Abstract

http://ssrn.com/abstract=1367943
 


 



Adjudication and Emotion


Laura E. Little


Temple University - James E. Beasley School of Law

2002

Florida Coastal Law Journal, Vol. 3, p. 205, 2002

Abstract:     
This article explores the role emotion in adjudication, an important issue related to the therapeutic jurisprudence movement. The therapeutic jurisprudence movement uses the goal of psychological well being to explore the role of human nature and psychology in law and the legal process. In light of the burgeoning practical and scholarly interest in therapeutic jurisprudence, Professor Laura Little examines the relationship between emotions and specific adjudicative values. Professor Little begins by describing the three adjudicative values that provide the article's focus: 1) impartiality; 2) independence; and 3) competence. Next, she explores these values in relationship to four representative sets of emotions: 1) empathy and sympathy; 2) loyalty and gratitude; 3) jealousy and envy; and 4) disgust and hate. In her analyses, Professor Little shows how the different emotions play a role in general adjudication, as well as the potential effects these emotions can have in the specific context of therapeutic jurisprudence. Professor Little concludes by recommending further scholarly research on how emotions affect adjudicative values, thereby expanding our knowledge about the complex interplay between the two topics.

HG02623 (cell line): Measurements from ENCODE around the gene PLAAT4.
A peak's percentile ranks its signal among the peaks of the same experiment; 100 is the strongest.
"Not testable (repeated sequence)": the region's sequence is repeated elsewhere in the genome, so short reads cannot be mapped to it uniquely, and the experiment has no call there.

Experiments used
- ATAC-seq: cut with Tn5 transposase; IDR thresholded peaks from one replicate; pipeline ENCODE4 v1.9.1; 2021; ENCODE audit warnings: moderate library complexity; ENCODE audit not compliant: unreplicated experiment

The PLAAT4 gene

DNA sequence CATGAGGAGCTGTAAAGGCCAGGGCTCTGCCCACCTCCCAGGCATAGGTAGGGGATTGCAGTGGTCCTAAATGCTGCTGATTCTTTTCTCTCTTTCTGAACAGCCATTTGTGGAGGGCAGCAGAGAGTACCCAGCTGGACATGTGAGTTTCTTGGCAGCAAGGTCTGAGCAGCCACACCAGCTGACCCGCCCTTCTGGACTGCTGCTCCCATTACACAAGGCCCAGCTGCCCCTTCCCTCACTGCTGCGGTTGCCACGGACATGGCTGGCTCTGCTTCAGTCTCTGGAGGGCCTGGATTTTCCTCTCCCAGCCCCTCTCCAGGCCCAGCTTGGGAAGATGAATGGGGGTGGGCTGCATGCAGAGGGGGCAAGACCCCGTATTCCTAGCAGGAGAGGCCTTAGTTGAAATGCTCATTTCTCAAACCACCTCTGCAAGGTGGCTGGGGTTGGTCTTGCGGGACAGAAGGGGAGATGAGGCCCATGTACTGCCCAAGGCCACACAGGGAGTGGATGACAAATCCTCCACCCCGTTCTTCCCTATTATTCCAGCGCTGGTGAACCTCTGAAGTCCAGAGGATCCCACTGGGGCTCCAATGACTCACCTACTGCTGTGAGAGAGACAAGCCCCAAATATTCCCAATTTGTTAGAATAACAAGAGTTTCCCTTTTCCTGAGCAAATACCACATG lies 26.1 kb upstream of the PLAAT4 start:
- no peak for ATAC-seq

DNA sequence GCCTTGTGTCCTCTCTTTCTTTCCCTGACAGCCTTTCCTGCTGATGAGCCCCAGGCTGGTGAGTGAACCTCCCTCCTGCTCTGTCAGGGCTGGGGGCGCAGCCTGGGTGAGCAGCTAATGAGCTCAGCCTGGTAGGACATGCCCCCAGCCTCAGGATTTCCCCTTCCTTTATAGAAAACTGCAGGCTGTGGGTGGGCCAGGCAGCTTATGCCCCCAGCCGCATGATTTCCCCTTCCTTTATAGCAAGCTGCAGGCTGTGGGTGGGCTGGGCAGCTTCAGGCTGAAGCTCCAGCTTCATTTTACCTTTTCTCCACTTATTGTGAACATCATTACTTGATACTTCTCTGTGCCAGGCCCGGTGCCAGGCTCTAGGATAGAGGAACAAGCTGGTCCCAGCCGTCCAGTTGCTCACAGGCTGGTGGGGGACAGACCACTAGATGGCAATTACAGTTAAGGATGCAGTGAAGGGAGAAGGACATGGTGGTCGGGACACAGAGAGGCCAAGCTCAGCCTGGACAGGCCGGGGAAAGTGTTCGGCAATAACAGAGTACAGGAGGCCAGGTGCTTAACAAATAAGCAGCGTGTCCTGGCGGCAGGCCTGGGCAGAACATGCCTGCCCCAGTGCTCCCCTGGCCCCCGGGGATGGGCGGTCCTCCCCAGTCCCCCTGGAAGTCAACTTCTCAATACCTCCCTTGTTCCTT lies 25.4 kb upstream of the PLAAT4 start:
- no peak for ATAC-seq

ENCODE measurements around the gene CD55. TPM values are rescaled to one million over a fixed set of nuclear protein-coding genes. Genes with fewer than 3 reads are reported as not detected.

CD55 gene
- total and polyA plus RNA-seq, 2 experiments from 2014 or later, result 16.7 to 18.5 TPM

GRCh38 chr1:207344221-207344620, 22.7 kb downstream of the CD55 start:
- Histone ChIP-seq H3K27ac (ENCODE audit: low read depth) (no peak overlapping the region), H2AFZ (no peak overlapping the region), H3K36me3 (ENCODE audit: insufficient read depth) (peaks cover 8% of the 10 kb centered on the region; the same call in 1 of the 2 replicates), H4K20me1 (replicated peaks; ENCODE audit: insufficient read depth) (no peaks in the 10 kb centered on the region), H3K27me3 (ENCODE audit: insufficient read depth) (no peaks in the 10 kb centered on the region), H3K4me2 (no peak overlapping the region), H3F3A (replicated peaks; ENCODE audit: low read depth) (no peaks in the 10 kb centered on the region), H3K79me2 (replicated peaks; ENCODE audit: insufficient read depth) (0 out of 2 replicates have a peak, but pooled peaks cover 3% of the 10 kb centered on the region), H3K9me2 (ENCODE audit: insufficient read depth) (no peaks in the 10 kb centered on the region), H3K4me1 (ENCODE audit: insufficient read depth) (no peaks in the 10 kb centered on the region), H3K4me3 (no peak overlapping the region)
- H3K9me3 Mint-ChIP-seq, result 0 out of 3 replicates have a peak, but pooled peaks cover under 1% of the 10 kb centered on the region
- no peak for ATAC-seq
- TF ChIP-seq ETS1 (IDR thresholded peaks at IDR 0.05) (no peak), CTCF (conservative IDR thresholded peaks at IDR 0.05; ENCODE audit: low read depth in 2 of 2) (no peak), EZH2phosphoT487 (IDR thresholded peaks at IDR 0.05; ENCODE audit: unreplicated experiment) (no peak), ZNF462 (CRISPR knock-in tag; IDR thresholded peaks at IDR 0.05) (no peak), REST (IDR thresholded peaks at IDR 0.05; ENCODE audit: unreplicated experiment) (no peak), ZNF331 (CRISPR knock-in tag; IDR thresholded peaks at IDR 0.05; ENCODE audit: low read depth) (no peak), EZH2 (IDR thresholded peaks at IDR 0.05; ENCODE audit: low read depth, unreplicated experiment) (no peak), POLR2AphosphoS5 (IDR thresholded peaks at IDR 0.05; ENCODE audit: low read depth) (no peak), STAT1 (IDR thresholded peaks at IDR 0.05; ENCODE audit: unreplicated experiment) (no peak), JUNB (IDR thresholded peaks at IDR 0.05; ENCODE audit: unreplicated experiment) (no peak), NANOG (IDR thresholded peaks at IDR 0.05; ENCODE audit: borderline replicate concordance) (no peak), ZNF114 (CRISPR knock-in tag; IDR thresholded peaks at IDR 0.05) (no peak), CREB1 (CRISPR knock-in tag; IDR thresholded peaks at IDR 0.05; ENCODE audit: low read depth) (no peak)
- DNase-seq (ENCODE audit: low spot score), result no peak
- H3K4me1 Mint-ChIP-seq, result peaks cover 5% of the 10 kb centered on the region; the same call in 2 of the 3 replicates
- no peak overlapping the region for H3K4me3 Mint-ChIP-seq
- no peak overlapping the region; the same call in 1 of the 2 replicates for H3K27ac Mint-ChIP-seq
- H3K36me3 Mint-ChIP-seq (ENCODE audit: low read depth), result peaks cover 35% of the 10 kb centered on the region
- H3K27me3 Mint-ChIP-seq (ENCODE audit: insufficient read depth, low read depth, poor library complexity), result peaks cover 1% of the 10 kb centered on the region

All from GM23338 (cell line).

Number of Pages in PDF File: 14

Keywords: law and emotion, adjudication, judiciary, therapeutic jurisprudence, jealousy, envy, disgust, hate, loyalty, gratitude, empathy, sympathy, law and psychology, decision making, psychology, emotion theory, human nature, impartiality, judicial independence, judicial competence

JEL Classification: K19, K39, K49

Accepted Paper Series





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Date posted: March 26, 2009  

Suggested Citation

Little, Laura E., Adjudication and Emotion (2002). Florida Coastal Law Journal, Vol. 3, p. 205, 2002. Available at SSRN: http://ssrn.com/abstract=1367943

Contact Information

Laura E. Little (Contact Author)
Temple University - James E. Beasley School of Law ( email )
1719 N. Broad Street
Philadelphia, PA 19122
United States
215-204-8955 (Phone)
215-204-1185 (Fax)
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